## Parallel designs: Don’t use the (conventional) t-test! [Power / Sample Size]

Hi Sereng,

❝ […] the reference drug Cmax had almost twice the CV of the Test drug.

❝ Parallel Group Design

❝ Two Groups (n=70/group)

❝ Ratio (90% CI): 109.00 (87.00-135.00)

Since in this post (based on the t-test assuming equal variances) I could reproduce your results:
According to the FDA’s guidance (Section IV.B.1.d.):

For parallel designs, the confidence interval for the difference of means in the log scale can be computed using the total between-subject variance.1 […] equal variances should not be assumed.
(my emphasis)

Though you had equally sized groups, variances were not equal.
This calls for the Welch-test with Satter­th­waite’s approximation2 of the degrees of freedom:3,4 \eqalign{\nu&\approx\frac{\left(\frac{s_1^2}{n_1}+\frac{s_2^2}{n_2}\right)^2}{\frac{s_1^4}{n_1^2\,(n_1-1)} + \frac{s_2^4}{n_2^2\,(n_2-1)}}\\ &\approx\frac{\left(\frac{s_1^2}{n_1}+\frac{s_2^2}{n_2}\right)^2}{\frac{1}{n_1-1}\left(\frac{s_1^2}{n_1}\right)^2 + \frac{1}{n_2-1}\left(\frac{s_2^2}{n_2}\right)^2}} For good reasons in , SAS, and other software packages it is the default.
• Using a pre-test (F-test, Levene’s test, Bartlett’s test, Brown–Forsythe test) – as recommended in the past – is bad practice because it will inflate the Type I Error.5
• If $${s_{1}}^{2}={s_{2}}^{2}\;\wedge\;n_1=n_2$$, the formula given above reduces to the simple $$\nu=n_1+n_2-2$$ anyhow.
• In all other cases the Welch-test is conservative, which is a desirable property.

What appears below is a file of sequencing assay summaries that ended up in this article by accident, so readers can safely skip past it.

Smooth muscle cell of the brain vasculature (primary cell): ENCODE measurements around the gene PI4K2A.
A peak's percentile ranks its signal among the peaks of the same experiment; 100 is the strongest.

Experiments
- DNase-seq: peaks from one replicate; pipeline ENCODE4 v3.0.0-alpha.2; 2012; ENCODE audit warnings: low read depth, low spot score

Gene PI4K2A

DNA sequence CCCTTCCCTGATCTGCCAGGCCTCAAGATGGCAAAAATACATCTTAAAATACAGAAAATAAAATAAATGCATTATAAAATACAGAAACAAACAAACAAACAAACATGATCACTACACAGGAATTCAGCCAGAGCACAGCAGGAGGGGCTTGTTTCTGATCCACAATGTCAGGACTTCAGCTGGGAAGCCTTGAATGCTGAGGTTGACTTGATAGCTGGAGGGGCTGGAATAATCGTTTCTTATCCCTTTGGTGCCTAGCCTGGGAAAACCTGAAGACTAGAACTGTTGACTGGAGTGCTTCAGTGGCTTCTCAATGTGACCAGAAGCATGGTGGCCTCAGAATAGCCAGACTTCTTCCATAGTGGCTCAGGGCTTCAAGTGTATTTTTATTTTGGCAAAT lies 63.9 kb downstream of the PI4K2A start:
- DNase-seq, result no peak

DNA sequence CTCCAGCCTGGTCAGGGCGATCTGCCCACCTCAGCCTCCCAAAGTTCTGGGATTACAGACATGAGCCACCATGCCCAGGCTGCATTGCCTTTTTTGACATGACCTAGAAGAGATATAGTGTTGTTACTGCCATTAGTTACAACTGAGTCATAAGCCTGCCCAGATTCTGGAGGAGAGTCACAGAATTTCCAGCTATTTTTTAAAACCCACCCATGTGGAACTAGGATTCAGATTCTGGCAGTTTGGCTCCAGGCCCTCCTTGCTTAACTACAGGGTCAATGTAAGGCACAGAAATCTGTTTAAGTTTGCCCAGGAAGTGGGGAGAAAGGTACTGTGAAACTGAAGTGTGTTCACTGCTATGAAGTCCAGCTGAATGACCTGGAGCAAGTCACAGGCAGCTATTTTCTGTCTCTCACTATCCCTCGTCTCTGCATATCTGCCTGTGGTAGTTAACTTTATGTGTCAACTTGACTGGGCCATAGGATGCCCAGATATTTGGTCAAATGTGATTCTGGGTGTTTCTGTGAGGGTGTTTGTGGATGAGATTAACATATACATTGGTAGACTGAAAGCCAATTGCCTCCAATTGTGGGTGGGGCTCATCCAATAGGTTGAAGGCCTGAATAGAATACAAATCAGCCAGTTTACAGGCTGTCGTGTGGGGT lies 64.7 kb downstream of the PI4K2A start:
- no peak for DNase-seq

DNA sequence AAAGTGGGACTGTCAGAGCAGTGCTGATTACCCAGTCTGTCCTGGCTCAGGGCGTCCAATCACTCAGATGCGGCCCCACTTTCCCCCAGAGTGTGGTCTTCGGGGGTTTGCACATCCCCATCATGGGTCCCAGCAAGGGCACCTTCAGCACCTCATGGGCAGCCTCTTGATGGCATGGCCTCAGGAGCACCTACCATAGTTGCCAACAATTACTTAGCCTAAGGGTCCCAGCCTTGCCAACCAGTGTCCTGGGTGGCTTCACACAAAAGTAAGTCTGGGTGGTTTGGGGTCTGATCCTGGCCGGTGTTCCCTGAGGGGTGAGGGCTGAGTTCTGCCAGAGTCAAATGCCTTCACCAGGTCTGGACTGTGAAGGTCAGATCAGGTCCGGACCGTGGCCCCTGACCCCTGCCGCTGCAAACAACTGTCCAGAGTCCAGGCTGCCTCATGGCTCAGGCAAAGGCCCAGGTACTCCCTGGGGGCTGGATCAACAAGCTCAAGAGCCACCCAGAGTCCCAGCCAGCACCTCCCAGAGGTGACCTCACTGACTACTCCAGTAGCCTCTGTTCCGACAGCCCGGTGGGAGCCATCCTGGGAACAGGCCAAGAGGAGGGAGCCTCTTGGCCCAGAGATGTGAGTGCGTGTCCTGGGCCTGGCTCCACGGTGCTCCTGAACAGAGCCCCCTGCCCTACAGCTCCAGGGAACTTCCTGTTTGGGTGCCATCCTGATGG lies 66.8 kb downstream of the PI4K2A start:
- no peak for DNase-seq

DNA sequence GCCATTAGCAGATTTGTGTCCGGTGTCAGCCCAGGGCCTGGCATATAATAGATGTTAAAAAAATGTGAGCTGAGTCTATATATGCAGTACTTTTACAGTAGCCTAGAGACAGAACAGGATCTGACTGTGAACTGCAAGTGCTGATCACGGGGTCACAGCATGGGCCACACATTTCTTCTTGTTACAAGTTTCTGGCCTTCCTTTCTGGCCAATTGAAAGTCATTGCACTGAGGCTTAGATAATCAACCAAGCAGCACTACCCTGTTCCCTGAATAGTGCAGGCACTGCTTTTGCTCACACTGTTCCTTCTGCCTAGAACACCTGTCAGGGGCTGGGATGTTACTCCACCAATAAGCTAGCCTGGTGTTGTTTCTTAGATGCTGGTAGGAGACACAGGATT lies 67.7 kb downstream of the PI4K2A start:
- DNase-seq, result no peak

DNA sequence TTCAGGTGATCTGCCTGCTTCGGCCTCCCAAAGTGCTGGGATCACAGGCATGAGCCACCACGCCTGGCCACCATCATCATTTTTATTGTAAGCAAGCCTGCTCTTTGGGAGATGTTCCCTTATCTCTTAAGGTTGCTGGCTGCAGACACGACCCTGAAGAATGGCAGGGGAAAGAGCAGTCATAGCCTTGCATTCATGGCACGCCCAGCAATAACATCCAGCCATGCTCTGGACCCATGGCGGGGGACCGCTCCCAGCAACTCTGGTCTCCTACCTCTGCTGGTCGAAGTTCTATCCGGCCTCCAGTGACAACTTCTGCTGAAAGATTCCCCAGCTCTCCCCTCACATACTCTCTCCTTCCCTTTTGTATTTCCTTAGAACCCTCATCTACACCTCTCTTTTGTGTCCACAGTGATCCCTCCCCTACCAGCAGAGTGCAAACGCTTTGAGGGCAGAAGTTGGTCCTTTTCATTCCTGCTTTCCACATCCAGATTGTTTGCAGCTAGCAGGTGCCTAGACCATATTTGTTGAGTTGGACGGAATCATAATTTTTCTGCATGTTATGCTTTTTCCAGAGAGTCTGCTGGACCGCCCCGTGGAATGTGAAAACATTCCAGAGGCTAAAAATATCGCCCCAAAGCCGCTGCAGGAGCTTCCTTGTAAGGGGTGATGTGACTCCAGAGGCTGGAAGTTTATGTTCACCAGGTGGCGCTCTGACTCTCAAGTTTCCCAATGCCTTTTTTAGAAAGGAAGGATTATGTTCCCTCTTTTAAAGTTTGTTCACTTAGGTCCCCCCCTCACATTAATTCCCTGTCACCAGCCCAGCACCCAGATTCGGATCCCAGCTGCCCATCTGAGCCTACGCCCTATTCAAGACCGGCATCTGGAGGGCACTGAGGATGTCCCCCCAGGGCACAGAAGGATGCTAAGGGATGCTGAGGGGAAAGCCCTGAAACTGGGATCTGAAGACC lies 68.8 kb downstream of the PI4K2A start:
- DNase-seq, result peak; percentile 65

In SPSS both the conventional t-test and the Welch-test are performed. Always use the second row of the table of results.

@Divyen: If the confidence interval based on my derivation does not match the reported one, it is evident that the Welch-test was used. In such a case calculating the $$\small{MSE}$$ is not that trivial. Maybe I will try it later.

1. Misleading terminology. There is no ‘total between-subject variance’. In a parallel design only the total vari­ance – which is pooled from the between- and within-subject variances – is accessible.
2. Satterthwaite FE. An Approximate Distribution of Estimates of Variance Components. Biom Bull. 1946; 2(6): 110–4. doi:10.2307/3002019.
3. Both formulas are given in the literature. They are equivalent.
4. Allwood M. The Satterthwaite Formula for Degrees of Freedom in the Two-Sample t-Test. College Board. 2008. Open access.
5. Zimmermann DW. A note on preliminary tests of equality of variances. Br J Math Stat Psychol. 2004; 57(1): 173–81. doi:10.1348/000711004849222.

Dif-tor heh smusma 🖖🏼 Довге життя Україна!
Helmut Schütz

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